Reading helps too: When I have time, I’ve been tackling some manga and prose. I have a few poetry books I’d like to attempt within the year too.
I’ll probably repeat a similar setup for N2 study. I wouldn’t mind trying a Japanese-language Japanese textbook prior to the JLPT books, though, so if anyone has recommendations, that’d be awesome. I’ve seen several at bookstores around here, but it’s hard to get a feel for which would be most useful at a glance.
Finally, I also take a break for a day (as much as you can living around the language) when I’m burned out. Always wind up coming back more refreshed the next day. Sometimes you need space to actually let new content settle.
I would suggest using KaniWani at the same time. That helps with word recall when you’re in a conversation. Also, I would recommend floflo.moe, a site you can use to read at varying levels (not to mention, because it was made by a fellow Crabigator worshipper, you can input your API key from WK). There’s also NHK Easy, and my favourite, animelon, where you can watch anime with Japanese, English, and romaji subtitles (you can choose which).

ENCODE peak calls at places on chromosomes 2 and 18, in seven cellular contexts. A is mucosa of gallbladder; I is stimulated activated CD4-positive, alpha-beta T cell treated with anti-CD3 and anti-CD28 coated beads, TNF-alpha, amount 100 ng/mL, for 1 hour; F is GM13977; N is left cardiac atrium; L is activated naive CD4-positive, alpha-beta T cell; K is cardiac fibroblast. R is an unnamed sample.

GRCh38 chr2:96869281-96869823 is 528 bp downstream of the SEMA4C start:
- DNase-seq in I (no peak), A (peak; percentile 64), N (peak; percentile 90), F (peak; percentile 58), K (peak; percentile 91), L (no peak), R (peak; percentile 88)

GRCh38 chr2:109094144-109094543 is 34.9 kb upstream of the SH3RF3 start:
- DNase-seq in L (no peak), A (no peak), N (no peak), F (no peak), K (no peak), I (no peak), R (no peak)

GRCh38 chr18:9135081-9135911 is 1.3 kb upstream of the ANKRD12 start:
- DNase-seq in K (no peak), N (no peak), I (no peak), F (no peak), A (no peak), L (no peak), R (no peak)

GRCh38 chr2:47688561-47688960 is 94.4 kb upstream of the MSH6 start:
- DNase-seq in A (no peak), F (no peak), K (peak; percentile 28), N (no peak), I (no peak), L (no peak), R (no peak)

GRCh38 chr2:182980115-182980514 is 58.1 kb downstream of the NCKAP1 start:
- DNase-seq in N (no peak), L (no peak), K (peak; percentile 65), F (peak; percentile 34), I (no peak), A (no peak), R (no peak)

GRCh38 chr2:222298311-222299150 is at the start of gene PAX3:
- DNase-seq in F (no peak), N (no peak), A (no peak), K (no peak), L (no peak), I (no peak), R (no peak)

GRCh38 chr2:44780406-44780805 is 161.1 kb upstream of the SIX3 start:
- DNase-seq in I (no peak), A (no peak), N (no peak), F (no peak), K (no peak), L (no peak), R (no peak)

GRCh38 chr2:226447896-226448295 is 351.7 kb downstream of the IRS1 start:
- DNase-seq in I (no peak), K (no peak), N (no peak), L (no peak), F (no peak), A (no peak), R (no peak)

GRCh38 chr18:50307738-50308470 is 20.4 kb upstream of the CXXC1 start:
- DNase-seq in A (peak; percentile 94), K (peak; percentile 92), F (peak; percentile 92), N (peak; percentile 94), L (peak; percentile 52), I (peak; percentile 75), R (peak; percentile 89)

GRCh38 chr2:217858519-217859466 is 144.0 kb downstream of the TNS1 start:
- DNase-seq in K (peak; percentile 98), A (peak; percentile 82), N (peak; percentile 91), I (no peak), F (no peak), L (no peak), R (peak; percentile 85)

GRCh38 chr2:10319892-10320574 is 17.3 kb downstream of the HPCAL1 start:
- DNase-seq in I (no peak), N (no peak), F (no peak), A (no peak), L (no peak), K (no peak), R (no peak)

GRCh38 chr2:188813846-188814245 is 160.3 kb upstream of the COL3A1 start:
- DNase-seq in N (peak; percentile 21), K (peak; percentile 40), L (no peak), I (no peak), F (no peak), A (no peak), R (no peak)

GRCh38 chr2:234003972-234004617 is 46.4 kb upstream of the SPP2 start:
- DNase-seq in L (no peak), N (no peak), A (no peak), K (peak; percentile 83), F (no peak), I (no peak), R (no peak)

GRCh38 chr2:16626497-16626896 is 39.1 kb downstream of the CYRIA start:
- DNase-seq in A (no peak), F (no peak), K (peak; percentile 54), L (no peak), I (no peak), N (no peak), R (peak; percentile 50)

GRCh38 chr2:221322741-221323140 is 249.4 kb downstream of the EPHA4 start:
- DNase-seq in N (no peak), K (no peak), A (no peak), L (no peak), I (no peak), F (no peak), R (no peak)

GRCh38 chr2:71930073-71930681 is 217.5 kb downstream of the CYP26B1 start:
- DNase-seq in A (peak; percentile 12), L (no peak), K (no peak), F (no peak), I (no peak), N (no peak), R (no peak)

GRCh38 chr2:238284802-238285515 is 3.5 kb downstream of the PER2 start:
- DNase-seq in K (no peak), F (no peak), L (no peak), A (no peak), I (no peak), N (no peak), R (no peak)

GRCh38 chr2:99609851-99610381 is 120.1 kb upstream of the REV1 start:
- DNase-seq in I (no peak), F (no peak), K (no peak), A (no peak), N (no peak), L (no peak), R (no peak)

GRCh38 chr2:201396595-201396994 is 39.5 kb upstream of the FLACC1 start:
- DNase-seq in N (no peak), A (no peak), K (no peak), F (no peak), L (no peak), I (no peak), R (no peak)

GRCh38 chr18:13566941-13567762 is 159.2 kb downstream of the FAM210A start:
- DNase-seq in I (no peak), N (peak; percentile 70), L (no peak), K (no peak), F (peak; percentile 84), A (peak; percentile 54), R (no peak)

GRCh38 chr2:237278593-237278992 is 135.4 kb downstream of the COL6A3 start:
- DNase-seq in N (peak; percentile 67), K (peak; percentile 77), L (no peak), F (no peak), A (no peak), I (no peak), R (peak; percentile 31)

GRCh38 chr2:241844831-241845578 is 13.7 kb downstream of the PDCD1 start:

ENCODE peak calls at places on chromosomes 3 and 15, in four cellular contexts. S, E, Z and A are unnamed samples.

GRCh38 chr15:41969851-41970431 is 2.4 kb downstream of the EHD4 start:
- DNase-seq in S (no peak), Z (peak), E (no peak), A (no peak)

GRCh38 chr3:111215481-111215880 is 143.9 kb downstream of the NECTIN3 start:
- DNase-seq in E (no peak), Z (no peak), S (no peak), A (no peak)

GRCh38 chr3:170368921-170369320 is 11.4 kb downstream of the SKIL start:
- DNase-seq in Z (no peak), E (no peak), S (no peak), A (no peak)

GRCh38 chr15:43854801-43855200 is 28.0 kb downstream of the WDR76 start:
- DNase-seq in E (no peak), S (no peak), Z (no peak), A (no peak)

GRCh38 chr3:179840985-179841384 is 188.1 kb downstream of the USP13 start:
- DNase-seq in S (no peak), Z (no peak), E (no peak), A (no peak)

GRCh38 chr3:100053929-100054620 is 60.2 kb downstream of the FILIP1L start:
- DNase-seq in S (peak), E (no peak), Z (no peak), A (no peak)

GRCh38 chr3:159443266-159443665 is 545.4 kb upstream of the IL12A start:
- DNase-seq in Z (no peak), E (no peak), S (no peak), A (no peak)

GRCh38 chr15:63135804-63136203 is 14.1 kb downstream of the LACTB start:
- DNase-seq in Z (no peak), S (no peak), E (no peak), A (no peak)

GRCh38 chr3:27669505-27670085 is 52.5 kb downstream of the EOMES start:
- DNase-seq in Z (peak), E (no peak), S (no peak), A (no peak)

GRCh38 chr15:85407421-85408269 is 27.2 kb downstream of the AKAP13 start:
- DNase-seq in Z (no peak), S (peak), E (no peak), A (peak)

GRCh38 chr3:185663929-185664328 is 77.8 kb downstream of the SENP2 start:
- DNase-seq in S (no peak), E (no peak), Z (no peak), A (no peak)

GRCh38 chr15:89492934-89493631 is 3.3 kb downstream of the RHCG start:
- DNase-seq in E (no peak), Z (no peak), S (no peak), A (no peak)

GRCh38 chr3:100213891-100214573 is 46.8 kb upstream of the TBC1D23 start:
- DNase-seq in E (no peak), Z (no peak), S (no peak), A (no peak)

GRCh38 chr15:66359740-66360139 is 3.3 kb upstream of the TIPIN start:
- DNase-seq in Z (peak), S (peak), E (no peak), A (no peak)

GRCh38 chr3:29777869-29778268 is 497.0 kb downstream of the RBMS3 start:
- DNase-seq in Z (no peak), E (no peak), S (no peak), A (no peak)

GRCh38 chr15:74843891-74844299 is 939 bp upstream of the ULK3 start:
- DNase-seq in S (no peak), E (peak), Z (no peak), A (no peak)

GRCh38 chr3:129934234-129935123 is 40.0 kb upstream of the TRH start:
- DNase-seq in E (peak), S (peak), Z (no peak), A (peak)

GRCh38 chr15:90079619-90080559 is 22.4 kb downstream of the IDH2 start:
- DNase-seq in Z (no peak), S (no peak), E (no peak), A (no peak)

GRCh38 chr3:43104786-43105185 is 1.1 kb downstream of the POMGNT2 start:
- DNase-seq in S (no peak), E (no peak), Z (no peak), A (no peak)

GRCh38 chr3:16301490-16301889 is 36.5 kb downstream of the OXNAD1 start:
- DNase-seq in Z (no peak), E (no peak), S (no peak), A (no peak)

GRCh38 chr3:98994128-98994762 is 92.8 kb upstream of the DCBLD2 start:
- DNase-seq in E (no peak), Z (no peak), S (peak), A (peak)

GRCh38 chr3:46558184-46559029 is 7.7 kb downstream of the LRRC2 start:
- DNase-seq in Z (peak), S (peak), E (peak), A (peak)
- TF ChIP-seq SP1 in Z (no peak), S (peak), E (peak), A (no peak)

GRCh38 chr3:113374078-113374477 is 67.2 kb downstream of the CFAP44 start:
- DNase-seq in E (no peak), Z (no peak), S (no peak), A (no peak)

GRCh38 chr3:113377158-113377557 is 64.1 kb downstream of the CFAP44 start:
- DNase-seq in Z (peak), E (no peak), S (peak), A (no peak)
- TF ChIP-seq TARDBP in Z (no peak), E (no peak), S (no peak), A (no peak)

Personally, I learned Japanese listening to Living Languages, though. It’s wonderful and indispensable. Seriously, it helped me so much.
Did you start using Kaniwani from the start? I didn’t, and I’m seriously regretting it now that I’m talking with language partners. I want to start but I’m overwhelmed with how much ground I have to cover…
I didn’t, either, and too regret it. But then, I regret not going ahead with WK when I made an account in 2013. As it is, though, I don’t have enough time to do both WK and KW, so I have to wait until I take the JLPT this July, when I’m no longer studying so much every day (ironically), to start back up on KW.